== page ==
I love to travel! Living overseas granted me the amazing opportunity to explore more of the world.
However, as much as I love seeing new places, I have to admit that long plane rides and airport transits can get pretty tiring.
I admire those women who get really dressed up for plane travel, and manage to navigate long airport walks in 3-inch high heels.
I admire them – but, I can’t do what they do. Maybe I can pull it off for a short flight within the US, but not for multiple transits or flights longer than 10 hours.
Another consideration for long-haul, international flights: it’s not always easy to get up and walk around or stretch your legs. This is especially true if you’re in a window or middle seat, but even the aisle seats have restrictions – I’ve been on some flights where the turbulence kept everyone seated more often than not.
So, look at the flight length, and assume you’ll be sitting for at least 90% of that time – if not longer – and dress accordingly.
Things such as neck pillows can help in terms of comfort – but for me, the most important thing is to start with my wardrobe. In order to do so, there are a few factors I always consider:
Circulation and Ease of Movement
A plane ride of less than five hours is pretty forgiving. However, longer flights can get very uncomfortable, especially once you get into the 10-15 hour range.
Knit, stretchy fabrics with breathability provide the most comfort.
I’ve found leggings to be my best bet, along with a longer length shirt or tunic.
- My favorite: Tommie Copper. My family introduced me to this brand, which provides light compression, as well as copper infused into the fabric. It was designed to help people recover from injuries, but I’ve found it’s really comfortable for long flights.
- Bonus: if I’m expecting cooler weather, I’ll also sport a Tommie Copper shirt and socks, along with a long sweater (I’m not one to do the leggings-with-a-short-shirt look).
If you don’t like leggings, at least consider getting a good pair of full-length compression socks – they’ll be your new best friends during a long flight, and your legs will feel more comfortable when you arrive at your destination.
Long distance travel always seems to be filled with dualities – going from one extreme to another.
Sometimes I get hot having to jog through an airport to make a tight connection… or taking a bus between the terminal gate and plane in Abu Dhabi when it’s well over 100 degrees outside.
Then, after I’m all sweaty, the plane a/c kicks in, and the flight path takes us close to the Arctic circle – and suddenly I’m freezing cold.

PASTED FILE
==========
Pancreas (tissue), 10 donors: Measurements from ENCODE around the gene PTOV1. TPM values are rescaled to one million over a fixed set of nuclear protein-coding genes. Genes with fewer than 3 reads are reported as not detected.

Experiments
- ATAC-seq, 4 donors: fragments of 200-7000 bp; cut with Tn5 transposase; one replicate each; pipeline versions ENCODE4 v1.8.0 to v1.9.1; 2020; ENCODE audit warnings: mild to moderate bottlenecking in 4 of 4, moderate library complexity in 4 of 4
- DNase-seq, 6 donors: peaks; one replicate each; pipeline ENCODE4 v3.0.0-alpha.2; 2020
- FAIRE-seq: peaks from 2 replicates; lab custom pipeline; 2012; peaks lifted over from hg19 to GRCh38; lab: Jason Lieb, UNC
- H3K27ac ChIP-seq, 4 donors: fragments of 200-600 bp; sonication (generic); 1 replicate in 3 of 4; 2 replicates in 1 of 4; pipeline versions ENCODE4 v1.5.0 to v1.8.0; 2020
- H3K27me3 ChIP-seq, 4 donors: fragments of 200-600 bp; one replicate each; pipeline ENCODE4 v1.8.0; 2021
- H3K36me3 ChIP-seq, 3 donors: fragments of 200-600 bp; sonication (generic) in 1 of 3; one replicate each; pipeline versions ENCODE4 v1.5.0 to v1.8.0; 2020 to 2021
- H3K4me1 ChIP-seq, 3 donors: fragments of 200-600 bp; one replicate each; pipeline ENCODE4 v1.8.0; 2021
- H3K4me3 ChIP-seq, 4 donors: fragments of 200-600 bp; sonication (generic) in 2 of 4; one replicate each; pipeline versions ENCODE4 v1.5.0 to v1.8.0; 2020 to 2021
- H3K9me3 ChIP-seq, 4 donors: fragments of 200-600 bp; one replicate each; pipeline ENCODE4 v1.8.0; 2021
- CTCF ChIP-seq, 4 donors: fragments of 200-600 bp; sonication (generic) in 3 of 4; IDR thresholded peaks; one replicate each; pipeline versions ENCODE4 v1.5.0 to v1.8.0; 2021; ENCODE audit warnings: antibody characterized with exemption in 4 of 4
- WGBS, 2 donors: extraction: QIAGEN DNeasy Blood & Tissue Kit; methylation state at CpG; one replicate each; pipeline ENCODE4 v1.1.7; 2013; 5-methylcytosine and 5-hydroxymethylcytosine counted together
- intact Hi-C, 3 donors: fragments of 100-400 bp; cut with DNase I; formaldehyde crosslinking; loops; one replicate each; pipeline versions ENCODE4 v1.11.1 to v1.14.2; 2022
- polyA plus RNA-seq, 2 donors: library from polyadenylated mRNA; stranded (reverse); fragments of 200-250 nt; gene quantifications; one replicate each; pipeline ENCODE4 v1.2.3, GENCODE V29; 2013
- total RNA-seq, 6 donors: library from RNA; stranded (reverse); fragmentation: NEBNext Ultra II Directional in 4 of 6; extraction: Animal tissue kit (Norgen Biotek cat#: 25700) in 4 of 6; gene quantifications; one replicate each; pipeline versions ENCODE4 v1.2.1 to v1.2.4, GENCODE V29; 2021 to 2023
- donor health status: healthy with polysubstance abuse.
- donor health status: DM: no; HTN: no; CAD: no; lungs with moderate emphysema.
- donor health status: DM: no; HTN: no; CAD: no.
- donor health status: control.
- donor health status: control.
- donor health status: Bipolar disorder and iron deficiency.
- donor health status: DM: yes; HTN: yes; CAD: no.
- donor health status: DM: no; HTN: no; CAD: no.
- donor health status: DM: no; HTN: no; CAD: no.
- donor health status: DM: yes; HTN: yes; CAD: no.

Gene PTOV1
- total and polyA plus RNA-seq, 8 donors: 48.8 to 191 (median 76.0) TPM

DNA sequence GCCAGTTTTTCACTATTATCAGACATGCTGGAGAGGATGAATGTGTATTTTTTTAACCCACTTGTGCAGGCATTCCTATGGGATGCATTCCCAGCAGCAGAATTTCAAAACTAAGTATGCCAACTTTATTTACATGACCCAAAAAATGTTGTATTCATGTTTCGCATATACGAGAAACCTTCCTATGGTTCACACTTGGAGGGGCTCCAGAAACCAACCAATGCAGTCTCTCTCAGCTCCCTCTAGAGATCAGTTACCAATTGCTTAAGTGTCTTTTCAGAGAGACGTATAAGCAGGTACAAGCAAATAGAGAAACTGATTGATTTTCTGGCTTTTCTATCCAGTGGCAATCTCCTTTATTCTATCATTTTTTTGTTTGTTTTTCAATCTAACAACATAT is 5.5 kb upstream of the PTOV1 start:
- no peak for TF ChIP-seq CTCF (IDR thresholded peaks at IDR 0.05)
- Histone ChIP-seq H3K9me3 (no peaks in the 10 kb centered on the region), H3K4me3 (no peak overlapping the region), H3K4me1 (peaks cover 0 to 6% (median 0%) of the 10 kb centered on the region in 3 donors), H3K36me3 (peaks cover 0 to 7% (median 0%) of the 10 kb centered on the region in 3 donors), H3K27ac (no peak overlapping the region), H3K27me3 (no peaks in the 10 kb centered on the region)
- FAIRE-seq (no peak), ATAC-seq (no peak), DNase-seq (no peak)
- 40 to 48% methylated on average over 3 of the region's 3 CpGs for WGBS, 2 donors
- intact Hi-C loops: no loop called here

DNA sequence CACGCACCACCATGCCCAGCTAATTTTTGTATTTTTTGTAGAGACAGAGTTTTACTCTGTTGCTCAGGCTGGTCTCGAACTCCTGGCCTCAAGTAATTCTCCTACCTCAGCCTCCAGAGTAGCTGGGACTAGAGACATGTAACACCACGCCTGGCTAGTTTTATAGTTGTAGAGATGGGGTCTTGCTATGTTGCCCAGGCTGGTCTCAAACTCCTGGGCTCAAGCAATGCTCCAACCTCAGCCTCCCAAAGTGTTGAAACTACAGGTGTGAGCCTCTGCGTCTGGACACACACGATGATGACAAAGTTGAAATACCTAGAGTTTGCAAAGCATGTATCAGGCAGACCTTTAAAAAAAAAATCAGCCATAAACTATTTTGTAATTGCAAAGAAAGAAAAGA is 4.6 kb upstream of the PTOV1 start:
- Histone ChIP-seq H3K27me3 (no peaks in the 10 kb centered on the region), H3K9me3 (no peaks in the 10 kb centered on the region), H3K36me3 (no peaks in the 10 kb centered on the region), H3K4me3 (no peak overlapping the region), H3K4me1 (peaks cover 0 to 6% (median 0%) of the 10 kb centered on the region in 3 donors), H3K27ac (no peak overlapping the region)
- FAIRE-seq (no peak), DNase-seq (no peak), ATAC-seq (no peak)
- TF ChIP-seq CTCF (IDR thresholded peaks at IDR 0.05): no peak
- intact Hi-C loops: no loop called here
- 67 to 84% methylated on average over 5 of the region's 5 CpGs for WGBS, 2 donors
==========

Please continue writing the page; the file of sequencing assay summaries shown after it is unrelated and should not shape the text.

A plane’s temperature can be difficult to predict – even on the same airline and a similar route, I’ve had some flights where I’m comfortable without a blanket, and some flights where I’m still cold even with a winter coat and blanket on. I’ve never really figured out what causes these differences.
Due to all the unpredictability, layers have become my friend.
As described above, I like to have a base layer of comfortable pants/leggings with a tee or tank. Then I usually have a medium-thickness sweater or fleece I can throw on.
I like for the shirts to be longer length whenever possible. In addition to more modesty with leggings, it has the benefit of making me feel like I’m wrapped up in another layer of blankets.
I’ll also carry on a medium-weight scarf, and warm, fuzzy socks that don’t take up too much room in my bag.
If a heavier jacket is needed, arriving at or leaving a cold destination: it can be worn, tied around the waist, or even tied to a backpack – that way, it won’t count as an extra carry-on item.
Some airports have surprisingly long walks between gates, without the luxury of a tram. So, it’s always best to wear something comfortable.
Also be sure they can slip on and off easily for security checks, unless you have a TSA precheck.
I like to wear either sandals, or a slip-on shoe like Skechers loafers (bonus: memory foam soles!).
Sneakers or sports shoes can be comfortable for walking through the airport, but my experience is they tend to be really constricting on long-haul flights. Also, if you like to take off your shoes while you’re in your seat, sneakers are more difficult.
Whenever I lean forward to put my shoes back on, I have to contort my neck in order to reach my feet – the leg room is small enough that my head hits the seat in front of me (and I’m only 5’7”! It’ll be more difficult for someone who is really tall). Therefore, in my opinion, slip-on shoes are the way to go.